No such thing as a late lunch?

For Nimit Jain ’12, 30 minutes is the difference between a typical lunch at Commons and sushi.

Jain created a Facebook group early last month advocating for a 30-minute extension of the weekday lunchtime transfer swipe period — when meal swipes may be used to purchase food to go — at Durfee’s and Uncommon. Now, Jain’s page has brought the Yale College Council on board with his cause: YCC Secretary Mike Bronfin ’11 and other members of the Council’s project committee on dining issues plan to discuss transfer swipes in a meeting with representatives from Yale Dining this afternoon.

At Uncommon, students have until 2 p.m. to transfer a lunch swipe.
At Uncommon, students have until 2 p.m. to transfer a lunch swipe.

Currently, students can transfer their weekday lunch meal swipes to both Durfee’s and Uncommon between 11:00 a.m. and 2 p.m. and receive $7 worth of store credit.

Jain said he first thought of the idea to extend hours because he has class from 10:30 a.m. until 2:15 p.m. on both Tuesdays and Thursdays. Since early afternoon classes typically release students at 2:15 p.m., Jain said many students face few options for later lunches.

“Technically, Commons does serve lunch [at 2:30 p.m.],” Jain said. “But they do not have a lot of options.”

Regenia Phillips, director of residential dining for Yale Dining, said she is familiar with the effort to extend lunchtime transfer swipe hours. Phillips said Yale Dining first heard about the proposal from members of the Dining Advisory Board, a group of 12 students appointed annually by the Yale College Dean’s Office to voice suggestions from the student body at-large to dining administrators.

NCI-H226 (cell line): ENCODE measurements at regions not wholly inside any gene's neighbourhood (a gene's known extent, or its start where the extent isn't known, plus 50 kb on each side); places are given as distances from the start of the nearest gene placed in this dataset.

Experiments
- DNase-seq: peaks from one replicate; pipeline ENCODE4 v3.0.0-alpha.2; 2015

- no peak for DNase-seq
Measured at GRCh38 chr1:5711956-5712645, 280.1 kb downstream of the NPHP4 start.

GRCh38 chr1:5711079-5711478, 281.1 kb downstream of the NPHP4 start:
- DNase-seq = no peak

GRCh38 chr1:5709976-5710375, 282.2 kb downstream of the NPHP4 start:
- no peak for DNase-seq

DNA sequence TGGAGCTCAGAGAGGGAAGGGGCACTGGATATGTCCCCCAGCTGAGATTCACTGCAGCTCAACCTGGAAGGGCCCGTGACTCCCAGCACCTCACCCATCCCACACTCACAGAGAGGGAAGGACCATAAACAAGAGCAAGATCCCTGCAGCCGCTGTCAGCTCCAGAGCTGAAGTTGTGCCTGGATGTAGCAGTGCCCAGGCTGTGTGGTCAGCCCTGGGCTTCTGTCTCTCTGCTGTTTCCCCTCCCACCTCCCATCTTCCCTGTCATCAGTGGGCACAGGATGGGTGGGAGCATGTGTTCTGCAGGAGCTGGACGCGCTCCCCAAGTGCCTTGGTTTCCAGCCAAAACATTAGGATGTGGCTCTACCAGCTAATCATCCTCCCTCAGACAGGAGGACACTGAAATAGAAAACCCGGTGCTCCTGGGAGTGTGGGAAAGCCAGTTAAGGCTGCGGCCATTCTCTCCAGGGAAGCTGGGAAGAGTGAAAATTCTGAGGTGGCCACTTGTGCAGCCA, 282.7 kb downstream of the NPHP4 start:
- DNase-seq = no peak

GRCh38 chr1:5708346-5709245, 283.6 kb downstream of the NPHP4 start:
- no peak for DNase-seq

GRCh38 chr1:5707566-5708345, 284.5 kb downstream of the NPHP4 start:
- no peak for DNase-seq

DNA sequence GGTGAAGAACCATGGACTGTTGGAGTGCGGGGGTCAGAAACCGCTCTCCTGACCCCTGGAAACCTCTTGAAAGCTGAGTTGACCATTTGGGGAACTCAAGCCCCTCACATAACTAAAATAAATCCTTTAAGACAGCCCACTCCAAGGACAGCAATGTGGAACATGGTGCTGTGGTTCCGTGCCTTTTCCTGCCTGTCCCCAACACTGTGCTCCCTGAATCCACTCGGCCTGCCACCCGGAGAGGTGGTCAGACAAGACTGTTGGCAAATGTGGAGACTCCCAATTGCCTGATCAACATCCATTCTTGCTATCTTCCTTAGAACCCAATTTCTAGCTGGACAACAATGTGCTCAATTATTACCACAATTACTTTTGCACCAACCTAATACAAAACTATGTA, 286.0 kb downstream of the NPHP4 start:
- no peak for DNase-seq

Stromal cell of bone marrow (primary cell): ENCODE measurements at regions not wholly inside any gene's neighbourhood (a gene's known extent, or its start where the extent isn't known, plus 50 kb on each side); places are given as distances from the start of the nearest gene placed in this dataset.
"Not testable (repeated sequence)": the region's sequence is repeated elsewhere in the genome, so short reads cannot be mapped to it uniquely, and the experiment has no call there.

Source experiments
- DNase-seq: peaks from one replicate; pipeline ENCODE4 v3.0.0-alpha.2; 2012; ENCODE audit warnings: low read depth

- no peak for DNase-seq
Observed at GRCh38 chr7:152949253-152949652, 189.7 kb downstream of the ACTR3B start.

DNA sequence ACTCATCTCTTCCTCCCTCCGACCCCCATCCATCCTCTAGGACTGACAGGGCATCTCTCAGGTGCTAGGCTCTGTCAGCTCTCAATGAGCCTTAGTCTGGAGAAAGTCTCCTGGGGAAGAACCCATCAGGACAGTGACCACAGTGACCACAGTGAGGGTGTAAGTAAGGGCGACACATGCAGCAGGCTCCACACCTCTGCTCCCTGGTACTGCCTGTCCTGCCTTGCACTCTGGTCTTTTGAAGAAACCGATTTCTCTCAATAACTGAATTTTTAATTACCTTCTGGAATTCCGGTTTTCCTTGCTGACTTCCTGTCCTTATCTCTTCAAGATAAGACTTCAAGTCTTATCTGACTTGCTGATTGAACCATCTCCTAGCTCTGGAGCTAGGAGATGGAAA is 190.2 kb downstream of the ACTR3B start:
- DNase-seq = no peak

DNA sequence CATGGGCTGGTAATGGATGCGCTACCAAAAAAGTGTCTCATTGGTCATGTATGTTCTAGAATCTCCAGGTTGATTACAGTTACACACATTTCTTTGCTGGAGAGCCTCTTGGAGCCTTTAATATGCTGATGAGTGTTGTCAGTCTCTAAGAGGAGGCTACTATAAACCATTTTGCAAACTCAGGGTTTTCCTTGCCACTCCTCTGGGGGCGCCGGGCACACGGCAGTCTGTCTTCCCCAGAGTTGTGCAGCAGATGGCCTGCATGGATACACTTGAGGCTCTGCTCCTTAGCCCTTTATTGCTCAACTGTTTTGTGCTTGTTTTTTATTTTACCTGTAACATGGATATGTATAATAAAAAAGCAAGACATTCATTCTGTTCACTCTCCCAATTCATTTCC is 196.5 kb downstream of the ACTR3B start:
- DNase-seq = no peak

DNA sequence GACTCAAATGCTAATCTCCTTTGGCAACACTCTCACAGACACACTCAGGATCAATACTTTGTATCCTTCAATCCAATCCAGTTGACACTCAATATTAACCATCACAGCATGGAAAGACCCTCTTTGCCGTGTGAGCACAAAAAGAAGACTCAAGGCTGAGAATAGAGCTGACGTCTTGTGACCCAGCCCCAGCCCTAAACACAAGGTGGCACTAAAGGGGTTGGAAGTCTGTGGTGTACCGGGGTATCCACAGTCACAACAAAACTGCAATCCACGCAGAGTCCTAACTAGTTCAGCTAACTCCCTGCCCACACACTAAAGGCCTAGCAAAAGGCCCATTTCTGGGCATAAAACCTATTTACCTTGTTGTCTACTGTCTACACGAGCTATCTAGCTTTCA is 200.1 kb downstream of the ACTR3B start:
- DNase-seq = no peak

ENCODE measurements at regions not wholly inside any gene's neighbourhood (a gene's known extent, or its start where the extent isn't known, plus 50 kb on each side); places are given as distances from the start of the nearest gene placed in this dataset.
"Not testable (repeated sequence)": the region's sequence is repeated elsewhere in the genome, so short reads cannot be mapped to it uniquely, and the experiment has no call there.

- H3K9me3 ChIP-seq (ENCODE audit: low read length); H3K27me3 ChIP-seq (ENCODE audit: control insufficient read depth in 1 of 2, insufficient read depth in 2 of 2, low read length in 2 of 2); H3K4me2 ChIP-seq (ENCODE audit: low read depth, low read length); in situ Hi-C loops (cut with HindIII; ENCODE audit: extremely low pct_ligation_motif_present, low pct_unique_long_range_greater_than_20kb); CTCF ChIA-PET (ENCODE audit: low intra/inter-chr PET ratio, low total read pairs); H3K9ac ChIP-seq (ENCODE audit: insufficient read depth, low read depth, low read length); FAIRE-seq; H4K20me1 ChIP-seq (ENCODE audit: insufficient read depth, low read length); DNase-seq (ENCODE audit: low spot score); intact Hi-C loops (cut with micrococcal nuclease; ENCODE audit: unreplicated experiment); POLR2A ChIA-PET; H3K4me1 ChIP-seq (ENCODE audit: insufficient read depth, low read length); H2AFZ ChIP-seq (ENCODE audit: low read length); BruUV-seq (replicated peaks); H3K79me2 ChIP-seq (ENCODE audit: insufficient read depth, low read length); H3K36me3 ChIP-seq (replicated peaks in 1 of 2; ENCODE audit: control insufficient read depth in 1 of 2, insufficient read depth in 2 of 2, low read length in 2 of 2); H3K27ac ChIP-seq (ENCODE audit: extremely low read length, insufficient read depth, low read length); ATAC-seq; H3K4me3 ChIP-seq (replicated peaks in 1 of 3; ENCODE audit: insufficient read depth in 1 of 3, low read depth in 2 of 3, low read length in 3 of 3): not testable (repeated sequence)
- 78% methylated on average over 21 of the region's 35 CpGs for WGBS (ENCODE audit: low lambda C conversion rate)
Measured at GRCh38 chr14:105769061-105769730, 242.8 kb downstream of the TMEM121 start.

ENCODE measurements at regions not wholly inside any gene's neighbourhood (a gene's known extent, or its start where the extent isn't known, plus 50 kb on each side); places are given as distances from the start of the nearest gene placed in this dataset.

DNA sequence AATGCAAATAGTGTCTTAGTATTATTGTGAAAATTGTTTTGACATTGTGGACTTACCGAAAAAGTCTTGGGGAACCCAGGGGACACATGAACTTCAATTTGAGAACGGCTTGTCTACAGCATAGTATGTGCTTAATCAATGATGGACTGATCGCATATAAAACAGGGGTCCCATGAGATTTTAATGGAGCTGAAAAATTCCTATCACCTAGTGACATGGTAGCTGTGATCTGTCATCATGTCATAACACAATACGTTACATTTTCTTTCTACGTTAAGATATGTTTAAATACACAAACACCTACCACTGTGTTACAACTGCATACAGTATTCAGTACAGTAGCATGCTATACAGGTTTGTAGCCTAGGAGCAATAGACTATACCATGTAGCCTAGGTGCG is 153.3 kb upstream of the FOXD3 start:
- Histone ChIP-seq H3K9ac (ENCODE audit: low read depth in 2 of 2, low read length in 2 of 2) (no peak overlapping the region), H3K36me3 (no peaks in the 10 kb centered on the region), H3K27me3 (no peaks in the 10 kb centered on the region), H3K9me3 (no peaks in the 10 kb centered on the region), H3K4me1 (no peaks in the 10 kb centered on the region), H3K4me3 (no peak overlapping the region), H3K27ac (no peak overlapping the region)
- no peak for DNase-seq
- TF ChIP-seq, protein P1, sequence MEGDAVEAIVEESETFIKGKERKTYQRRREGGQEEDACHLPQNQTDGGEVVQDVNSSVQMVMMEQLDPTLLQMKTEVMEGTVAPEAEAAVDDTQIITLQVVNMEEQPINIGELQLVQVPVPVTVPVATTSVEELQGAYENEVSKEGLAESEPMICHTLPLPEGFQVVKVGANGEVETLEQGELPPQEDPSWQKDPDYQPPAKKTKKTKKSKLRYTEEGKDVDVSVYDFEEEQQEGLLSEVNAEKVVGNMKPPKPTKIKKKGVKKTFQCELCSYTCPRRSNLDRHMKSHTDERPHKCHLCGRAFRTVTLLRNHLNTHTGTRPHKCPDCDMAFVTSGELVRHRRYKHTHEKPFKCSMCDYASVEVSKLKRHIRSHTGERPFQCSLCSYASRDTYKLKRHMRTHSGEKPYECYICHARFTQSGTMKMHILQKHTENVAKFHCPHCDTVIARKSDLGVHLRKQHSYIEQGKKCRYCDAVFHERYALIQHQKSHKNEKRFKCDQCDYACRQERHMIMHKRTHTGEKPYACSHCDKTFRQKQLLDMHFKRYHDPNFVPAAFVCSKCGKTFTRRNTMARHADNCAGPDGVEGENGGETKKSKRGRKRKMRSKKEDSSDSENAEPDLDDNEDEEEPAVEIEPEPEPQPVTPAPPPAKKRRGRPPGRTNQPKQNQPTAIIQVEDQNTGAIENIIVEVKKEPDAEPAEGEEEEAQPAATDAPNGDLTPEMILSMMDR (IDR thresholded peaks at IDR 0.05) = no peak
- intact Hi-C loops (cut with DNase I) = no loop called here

But Phillips said a decision will come after Yale Dining determines the consequences of having more students transfer their lunch meal swipes to retail locations and away from Commons, which is the only dining location that accepts meal swipes after 2 p.m. and before dinner hours. Before making a decision, Phillips said, Dining will need to examine the effects of extended hours at Durfee’s and Uncommon, such as whether Commons would need to prepare less food.

“It’s not just flipping a switch and making a decision,” Phillips said. “We have to look at the whole picture. It is on our radar.”

Uncommon currently closes at 2:00 p.m. on weekdays, so an extension of transfer hours would mean keeping the store open and staffed for another half an hour. Durfee’s, on the other hand, stays open until 2:30 a.m., making Jain’s proposal only a matter of allowing swipes for an extra 30 minutes.

The YCC approached Jain just three days after the Facebook group’s creation to discuss how to advocate for the change, long before he presented YCC members with a petition.

Jain said he thinks the proposal will gain support even from those not already in his Facebook group, based on conversations with staff members at Durfee’s who told him to create a petition because they have had to turn away many students hoping to use transfer swipes away after 2:00 p.m.

Bronfin said he hopes Yale Dining administrators will be receptive to the proposed changes, but he added that even transferring meal swipes to Yale Dining’s retail locations poses a significant cost.

“We want to make sure it’s within their capabilities,” Bronfin said.

In addition to the transfer swipe period extension, Bronfin said he hopes to use the meeting with Yale Dining administrators to discuss adding small number of guest swipes to students’ meal plans and to review this semester’s Iron Chef competition, which was a collaboration between Yale Dining and YCC.

Bronfin said members of the YCC meet with representatives from Yale Dining each semester.

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